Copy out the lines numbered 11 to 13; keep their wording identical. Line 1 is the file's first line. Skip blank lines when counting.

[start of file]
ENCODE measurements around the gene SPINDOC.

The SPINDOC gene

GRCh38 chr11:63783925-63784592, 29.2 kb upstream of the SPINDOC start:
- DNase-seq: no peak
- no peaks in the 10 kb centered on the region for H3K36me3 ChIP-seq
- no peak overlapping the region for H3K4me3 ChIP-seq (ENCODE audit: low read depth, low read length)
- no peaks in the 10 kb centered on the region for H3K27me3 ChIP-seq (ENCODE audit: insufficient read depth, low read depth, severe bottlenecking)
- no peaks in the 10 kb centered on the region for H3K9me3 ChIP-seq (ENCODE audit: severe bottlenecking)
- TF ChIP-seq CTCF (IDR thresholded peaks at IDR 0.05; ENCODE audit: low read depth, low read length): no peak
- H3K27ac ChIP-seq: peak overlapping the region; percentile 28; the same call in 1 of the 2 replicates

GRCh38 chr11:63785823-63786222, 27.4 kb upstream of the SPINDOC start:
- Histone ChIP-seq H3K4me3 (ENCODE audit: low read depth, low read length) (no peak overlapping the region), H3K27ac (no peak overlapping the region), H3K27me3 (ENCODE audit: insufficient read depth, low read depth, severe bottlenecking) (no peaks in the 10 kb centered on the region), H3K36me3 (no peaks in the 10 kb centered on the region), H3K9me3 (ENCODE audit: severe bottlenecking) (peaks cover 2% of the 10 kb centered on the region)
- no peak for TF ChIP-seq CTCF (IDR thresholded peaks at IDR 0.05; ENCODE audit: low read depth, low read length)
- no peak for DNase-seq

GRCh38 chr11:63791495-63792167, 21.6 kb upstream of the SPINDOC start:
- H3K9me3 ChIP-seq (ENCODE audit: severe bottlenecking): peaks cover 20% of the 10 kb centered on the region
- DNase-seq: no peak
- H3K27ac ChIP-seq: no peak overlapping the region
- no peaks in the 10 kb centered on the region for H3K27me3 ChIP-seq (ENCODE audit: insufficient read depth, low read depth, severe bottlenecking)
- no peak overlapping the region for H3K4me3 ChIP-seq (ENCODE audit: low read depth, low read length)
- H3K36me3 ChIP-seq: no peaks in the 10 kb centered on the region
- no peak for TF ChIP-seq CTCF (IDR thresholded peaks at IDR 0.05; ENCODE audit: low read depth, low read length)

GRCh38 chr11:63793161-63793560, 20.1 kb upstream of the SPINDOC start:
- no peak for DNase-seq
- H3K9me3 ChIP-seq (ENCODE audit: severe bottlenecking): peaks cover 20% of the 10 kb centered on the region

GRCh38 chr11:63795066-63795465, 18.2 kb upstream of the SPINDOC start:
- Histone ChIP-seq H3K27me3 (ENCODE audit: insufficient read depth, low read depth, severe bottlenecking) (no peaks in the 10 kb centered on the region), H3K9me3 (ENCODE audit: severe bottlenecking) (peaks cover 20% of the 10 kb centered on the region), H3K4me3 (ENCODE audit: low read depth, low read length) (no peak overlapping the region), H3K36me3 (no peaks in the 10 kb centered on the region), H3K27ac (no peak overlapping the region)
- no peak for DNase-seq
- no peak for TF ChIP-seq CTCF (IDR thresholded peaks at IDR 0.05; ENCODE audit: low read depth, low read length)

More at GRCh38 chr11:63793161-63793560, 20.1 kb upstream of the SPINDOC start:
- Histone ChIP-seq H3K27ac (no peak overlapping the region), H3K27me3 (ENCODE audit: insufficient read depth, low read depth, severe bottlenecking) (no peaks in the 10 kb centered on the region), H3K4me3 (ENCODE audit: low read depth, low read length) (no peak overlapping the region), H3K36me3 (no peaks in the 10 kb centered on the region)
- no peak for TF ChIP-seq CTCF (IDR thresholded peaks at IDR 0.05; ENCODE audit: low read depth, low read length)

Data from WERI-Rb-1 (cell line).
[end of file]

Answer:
GRCh38 chr11:63785823-63786222, 27.4 kb upstream of the SPINDOC start:
- Histone ChIP-seq H3K4me3 (ENCODE audit: low read depth, low read length) (no peak overlapping the region), H3K27ac (no peak overlapping the region), H3K27me3 (ENCODE audit: insufficient read depth, low read depth, severe bottlenecking) (no peaks in the 10 kb centered on the region), H3K36me3 (no peaks in the 10 kb centered on the region), H3K9me3 (ENCODE audit: severe bottlenecking) (peaks cover 2% of the 10 kb centered on the region)
- no peak for TF ChIP-seq CTCF (IDR thresholded peaks at IDR 0.05; ENCODE audit: low read depth, low read length)